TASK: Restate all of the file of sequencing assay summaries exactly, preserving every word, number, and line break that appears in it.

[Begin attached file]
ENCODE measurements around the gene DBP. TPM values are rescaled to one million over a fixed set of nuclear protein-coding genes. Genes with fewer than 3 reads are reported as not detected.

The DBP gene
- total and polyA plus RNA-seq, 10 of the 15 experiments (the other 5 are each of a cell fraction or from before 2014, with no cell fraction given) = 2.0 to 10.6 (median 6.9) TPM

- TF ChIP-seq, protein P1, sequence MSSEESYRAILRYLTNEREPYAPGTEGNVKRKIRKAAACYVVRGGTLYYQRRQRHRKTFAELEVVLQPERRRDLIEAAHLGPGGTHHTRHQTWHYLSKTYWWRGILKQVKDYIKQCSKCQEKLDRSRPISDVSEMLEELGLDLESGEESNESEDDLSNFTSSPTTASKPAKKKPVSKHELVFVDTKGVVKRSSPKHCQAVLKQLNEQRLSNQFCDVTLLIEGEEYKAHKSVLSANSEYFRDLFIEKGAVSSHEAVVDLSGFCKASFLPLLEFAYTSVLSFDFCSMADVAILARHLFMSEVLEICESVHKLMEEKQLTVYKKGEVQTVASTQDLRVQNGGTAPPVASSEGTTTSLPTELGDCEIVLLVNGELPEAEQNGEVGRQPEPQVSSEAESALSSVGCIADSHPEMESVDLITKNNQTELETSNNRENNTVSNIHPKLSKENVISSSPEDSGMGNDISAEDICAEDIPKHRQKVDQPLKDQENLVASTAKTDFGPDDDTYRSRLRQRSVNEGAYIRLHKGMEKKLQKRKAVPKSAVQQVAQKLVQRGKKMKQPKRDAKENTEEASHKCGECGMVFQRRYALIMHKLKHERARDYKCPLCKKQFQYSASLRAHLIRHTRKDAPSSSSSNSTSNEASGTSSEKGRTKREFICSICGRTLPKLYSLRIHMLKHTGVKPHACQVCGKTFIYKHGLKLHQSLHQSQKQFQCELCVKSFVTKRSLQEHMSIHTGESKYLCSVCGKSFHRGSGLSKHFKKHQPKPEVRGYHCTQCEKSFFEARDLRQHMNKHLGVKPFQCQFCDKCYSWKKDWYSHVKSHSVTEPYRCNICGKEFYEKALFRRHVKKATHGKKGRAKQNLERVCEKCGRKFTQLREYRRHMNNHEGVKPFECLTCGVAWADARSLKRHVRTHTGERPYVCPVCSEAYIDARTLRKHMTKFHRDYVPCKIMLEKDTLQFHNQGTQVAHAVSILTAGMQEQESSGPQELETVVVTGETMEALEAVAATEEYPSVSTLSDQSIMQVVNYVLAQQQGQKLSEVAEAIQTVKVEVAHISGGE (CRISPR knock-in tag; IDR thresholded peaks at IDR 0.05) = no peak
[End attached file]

ENCODE measurements around the gene DBP. TPM values are rescaled to one million over a fixed set of nuclear protein-coding genes. Genes with fewer than 3 reads are reported as not detected.

The DBP gene
- total and polyA plus RNA-seq, 10 of the 15 experiments (the other 5 are each of a cell fraction or from before 2014, with no cell fraction given) = 2.0 to 10.6 (median 6.9) TPM

- TF ChIP-seq, protein P1, sequence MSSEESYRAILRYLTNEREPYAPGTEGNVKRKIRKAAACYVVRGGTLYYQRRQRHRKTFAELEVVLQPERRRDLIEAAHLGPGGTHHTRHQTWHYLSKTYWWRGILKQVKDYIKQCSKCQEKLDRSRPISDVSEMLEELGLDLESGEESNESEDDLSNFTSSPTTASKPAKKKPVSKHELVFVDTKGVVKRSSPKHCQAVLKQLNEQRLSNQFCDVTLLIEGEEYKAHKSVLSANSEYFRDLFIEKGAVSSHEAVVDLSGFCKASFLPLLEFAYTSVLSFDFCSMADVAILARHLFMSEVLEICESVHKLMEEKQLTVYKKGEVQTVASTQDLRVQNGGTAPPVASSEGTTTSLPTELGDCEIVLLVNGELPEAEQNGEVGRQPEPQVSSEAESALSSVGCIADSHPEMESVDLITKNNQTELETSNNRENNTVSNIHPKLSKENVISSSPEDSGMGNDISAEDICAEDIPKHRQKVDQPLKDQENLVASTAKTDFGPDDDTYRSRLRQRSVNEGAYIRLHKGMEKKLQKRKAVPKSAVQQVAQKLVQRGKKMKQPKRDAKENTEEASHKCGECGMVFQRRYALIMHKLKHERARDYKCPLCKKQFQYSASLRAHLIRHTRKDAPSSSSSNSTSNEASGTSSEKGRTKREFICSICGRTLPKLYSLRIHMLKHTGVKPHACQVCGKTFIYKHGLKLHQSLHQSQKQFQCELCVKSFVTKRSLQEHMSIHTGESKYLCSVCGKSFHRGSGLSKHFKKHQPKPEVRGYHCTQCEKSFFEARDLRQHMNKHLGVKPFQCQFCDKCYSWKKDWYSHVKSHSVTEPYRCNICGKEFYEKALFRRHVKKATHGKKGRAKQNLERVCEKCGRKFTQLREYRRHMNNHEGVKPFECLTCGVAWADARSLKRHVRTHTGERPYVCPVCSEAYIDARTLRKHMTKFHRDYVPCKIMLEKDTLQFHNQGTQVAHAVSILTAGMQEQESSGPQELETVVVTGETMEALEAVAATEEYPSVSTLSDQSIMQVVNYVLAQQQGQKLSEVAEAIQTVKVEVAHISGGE (CRISPR knock-in tag; IDR thresholded peaks at IDR 0.05) = no peak